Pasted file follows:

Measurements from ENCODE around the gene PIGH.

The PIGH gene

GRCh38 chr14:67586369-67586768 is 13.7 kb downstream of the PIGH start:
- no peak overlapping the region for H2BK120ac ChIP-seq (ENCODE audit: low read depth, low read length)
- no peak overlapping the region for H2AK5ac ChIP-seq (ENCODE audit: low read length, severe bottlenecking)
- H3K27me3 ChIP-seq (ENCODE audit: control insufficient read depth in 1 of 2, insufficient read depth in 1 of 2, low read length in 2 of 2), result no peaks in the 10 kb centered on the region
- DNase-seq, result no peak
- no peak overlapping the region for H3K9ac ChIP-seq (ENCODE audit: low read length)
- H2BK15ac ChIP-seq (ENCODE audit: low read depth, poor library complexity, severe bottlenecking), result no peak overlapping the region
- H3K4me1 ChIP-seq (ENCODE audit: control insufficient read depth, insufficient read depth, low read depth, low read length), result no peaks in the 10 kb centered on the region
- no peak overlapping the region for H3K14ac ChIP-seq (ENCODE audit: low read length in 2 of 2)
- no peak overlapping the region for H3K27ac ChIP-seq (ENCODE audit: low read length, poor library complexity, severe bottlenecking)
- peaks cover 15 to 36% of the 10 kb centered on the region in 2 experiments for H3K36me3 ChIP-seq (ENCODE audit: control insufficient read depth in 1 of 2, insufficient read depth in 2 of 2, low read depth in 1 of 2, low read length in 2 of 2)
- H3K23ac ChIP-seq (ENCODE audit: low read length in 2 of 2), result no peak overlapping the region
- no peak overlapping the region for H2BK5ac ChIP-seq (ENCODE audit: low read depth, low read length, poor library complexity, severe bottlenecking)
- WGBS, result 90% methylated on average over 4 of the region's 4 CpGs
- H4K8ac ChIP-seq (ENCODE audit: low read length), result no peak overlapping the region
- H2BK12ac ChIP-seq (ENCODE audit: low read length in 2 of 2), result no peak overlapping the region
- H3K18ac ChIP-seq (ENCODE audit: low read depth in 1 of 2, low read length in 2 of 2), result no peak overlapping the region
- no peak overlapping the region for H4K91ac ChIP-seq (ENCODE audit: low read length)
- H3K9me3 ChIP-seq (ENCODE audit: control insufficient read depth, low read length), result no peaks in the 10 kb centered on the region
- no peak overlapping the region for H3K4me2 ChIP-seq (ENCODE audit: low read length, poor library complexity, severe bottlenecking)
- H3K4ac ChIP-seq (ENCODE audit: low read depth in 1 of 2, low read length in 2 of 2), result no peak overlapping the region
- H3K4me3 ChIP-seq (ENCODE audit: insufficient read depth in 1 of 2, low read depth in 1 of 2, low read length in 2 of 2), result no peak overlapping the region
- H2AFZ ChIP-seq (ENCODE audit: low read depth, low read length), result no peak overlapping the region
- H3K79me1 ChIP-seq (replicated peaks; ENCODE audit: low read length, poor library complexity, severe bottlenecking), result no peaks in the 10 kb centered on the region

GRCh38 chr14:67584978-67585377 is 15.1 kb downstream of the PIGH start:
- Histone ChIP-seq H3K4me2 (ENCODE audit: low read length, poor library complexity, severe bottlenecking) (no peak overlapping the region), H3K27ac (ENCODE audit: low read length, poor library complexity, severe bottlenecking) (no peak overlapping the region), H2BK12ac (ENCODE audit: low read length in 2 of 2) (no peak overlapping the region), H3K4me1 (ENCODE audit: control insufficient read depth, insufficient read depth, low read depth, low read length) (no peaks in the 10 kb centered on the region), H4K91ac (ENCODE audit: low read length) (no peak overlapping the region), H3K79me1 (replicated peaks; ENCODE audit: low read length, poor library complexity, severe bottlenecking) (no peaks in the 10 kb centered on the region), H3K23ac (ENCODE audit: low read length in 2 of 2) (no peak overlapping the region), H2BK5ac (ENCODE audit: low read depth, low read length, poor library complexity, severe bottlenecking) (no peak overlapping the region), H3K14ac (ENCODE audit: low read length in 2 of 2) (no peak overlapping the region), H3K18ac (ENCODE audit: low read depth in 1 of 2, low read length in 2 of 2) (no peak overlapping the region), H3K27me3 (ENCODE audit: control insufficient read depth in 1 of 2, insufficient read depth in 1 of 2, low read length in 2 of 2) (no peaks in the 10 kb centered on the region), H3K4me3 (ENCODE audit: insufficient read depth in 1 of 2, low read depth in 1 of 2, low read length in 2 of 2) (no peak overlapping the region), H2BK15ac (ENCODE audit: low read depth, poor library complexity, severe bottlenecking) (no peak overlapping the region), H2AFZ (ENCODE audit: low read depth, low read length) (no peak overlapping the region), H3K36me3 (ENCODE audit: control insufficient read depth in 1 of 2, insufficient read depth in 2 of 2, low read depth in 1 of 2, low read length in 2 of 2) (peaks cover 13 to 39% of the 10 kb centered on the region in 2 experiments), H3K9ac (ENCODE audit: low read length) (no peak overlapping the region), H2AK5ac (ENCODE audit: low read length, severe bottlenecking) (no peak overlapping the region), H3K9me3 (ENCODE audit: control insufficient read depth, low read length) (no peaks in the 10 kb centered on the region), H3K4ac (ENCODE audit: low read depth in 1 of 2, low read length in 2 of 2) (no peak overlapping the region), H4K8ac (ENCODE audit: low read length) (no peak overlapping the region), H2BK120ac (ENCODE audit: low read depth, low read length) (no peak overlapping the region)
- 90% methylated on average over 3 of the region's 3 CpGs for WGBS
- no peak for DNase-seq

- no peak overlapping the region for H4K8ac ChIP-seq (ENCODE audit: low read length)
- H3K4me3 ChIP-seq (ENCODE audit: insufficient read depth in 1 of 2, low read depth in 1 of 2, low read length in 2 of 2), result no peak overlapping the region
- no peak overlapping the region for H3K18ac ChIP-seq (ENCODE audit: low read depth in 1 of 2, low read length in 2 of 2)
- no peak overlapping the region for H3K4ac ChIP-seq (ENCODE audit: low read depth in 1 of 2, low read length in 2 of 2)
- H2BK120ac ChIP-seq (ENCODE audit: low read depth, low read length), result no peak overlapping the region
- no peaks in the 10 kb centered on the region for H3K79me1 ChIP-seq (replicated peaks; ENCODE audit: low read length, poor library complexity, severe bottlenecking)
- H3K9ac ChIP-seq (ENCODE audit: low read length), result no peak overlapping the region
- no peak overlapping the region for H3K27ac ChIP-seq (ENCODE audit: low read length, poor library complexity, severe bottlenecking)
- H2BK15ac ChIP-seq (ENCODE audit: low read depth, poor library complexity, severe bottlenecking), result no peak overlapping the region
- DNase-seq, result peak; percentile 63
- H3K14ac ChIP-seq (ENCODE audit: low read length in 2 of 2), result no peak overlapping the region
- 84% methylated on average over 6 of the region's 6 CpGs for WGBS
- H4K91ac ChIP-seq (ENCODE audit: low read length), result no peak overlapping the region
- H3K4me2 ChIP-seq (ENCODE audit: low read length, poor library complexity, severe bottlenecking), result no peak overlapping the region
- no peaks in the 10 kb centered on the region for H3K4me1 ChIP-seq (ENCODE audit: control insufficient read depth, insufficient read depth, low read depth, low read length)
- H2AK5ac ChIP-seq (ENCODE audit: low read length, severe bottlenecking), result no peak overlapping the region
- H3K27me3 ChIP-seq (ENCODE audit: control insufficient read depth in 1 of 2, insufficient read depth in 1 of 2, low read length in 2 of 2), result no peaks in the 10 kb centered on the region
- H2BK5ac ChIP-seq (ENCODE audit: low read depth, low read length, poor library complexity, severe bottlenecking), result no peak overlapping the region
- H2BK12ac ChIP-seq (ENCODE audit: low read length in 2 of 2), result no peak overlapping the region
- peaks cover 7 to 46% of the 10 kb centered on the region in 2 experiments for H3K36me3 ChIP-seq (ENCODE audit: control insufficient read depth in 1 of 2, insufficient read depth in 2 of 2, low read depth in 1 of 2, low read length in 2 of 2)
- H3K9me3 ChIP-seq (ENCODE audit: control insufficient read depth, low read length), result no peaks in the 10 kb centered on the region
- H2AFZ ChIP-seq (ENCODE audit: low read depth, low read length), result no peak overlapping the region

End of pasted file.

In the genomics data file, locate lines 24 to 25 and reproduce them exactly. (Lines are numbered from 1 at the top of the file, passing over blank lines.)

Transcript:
- H3K4me3 ChIP-seq (ENCODE audit: insufficient read depth in 1 of 2, low read depth in 1 of 2, low read length in 2 of 2), result no peak overlapping the region
- H2AFZ ChIP-seq (ENCODE audit: low read depth, low read length), result no peak overlapping the region